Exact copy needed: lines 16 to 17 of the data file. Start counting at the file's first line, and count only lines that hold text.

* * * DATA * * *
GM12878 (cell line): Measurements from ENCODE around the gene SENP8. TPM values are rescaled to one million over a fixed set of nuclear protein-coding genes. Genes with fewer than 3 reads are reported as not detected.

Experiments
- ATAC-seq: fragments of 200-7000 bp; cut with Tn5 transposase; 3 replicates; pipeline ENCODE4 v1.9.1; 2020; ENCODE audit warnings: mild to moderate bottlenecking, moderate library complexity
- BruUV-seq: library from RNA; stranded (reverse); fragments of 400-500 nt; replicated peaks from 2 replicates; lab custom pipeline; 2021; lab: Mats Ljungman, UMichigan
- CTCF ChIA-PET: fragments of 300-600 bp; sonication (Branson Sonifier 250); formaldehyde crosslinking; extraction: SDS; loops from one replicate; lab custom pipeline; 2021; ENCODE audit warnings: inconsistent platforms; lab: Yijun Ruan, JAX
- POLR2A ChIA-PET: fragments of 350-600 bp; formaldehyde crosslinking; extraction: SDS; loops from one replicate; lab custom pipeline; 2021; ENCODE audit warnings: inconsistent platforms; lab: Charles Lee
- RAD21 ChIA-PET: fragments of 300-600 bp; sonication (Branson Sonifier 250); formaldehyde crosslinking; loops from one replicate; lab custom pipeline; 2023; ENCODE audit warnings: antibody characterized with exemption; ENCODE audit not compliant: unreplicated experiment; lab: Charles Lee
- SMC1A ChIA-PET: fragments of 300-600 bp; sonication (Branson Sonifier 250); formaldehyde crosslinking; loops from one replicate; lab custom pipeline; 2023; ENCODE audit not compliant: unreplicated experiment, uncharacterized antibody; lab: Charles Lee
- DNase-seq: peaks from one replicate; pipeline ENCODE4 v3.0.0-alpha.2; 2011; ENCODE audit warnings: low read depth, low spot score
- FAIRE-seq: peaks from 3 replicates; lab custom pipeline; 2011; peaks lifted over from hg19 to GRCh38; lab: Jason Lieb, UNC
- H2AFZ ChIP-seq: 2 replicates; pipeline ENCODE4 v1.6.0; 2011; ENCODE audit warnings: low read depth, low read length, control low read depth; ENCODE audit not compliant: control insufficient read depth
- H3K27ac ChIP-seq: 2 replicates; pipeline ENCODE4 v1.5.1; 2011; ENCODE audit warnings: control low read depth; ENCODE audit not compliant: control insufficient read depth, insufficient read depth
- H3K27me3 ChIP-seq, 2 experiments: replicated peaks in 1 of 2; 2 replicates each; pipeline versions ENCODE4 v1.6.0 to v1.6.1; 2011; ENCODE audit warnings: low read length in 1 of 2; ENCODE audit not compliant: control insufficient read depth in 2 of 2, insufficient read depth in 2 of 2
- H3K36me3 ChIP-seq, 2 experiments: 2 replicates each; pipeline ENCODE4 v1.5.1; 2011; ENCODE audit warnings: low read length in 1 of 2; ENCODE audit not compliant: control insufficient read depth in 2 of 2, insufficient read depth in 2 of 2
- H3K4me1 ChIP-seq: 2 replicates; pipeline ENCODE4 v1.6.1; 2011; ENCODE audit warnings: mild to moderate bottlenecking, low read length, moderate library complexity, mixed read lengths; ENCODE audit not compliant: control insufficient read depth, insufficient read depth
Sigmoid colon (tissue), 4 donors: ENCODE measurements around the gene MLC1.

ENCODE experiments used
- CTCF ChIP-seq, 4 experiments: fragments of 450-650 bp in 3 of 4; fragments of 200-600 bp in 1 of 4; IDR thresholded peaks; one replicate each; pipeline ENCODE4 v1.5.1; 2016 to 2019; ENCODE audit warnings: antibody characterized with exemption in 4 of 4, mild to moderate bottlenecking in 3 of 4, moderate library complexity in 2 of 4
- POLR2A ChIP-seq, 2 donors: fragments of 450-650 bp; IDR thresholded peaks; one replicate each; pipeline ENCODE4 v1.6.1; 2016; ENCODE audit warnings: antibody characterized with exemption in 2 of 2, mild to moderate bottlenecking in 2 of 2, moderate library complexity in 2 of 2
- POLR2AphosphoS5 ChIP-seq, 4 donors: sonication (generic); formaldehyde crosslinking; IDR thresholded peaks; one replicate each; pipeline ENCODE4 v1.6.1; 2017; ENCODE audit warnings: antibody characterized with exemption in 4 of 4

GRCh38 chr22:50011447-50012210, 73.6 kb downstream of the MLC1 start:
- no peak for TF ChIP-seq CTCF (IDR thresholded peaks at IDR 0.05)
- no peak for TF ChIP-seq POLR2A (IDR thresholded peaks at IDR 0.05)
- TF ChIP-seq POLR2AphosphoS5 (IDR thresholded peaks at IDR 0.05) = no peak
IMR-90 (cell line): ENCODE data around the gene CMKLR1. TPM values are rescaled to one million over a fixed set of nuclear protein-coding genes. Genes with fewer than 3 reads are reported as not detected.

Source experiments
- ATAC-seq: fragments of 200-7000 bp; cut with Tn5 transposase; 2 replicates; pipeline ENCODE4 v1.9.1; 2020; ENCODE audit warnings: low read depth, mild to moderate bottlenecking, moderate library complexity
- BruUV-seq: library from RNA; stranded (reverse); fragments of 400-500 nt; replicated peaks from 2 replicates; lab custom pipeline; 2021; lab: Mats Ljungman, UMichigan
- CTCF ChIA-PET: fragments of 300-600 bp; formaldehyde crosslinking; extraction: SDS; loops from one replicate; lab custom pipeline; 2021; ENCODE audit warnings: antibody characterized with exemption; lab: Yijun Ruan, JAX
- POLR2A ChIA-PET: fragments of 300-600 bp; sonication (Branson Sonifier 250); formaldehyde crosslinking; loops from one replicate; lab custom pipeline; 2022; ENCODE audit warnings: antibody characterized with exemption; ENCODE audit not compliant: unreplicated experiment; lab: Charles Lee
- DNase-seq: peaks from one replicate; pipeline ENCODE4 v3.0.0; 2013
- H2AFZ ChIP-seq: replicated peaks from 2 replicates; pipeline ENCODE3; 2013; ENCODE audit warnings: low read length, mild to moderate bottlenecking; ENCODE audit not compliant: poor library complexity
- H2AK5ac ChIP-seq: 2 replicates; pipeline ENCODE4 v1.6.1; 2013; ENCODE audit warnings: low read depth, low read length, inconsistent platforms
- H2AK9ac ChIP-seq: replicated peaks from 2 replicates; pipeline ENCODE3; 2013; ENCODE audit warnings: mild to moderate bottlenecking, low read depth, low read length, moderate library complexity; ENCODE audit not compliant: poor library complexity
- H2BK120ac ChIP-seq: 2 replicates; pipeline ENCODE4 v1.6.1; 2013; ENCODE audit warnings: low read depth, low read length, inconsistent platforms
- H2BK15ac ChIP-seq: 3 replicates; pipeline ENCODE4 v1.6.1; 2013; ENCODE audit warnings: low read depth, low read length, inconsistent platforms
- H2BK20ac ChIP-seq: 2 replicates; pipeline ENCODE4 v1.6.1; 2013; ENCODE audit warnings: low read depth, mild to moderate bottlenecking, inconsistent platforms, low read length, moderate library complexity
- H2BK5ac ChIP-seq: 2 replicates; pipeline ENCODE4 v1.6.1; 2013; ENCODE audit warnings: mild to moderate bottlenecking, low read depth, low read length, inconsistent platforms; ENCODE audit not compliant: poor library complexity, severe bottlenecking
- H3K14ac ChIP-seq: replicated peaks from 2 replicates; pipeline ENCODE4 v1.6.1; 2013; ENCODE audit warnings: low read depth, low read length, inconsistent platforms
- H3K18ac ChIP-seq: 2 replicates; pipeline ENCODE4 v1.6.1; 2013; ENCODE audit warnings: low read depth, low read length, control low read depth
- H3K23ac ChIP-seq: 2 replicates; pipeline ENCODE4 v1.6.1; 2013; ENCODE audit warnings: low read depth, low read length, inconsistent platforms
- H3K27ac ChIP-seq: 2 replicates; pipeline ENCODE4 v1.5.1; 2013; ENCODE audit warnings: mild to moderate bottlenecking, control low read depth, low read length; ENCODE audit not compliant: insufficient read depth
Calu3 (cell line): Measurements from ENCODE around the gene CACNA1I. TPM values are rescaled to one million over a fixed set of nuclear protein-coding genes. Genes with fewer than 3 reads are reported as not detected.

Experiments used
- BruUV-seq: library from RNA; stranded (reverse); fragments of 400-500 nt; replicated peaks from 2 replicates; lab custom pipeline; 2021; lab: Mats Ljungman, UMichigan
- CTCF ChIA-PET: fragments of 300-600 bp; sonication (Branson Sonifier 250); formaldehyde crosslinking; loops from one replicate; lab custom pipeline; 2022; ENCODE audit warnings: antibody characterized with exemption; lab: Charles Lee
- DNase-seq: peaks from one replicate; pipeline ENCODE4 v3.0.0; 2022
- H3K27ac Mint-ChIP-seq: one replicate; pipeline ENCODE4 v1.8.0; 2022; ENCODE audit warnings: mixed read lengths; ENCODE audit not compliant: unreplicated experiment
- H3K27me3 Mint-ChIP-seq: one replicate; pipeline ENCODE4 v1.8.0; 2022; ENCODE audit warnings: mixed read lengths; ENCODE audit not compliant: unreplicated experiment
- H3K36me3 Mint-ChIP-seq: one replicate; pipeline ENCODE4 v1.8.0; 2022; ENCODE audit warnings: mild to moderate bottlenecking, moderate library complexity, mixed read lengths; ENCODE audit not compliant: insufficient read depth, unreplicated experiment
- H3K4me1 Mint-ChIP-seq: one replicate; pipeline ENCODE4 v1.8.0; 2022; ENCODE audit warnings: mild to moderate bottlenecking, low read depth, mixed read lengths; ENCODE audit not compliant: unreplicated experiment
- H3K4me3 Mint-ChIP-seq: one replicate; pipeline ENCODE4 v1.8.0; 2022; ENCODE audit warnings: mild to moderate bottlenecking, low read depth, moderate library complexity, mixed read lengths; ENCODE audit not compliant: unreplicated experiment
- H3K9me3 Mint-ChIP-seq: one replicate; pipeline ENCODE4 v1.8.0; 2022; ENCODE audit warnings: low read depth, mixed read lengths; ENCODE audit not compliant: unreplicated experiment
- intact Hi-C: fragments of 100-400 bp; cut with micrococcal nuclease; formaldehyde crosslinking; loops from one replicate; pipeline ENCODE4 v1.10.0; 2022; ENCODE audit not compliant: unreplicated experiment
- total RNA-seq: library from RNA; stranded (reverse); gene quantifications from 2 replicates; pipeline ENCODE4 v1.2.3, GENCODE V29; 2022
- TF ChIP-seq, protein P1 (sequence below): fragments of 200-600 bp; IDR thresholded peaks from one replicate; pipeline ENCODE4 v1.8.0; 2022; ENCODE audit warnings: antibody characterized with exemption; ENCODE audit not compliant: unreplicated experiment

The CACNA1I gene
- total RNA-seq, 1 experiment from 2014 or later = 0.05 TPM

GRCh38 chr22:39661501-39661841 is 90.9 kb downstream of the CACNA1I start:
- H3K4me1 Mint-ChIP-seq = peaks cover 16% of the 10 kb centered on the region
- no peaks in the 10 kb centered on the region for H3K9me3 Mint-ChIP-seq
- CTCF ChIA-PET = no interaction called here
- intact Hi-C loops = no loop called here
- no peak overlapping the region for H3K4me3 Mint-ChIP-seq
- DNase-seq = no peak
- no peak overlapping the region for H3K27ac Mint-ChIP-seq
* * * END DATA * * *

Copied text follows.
Sigmoid colon (tissue), 4 donors: ENCODE measurements around the gene MLC1.

ENCODE experiments used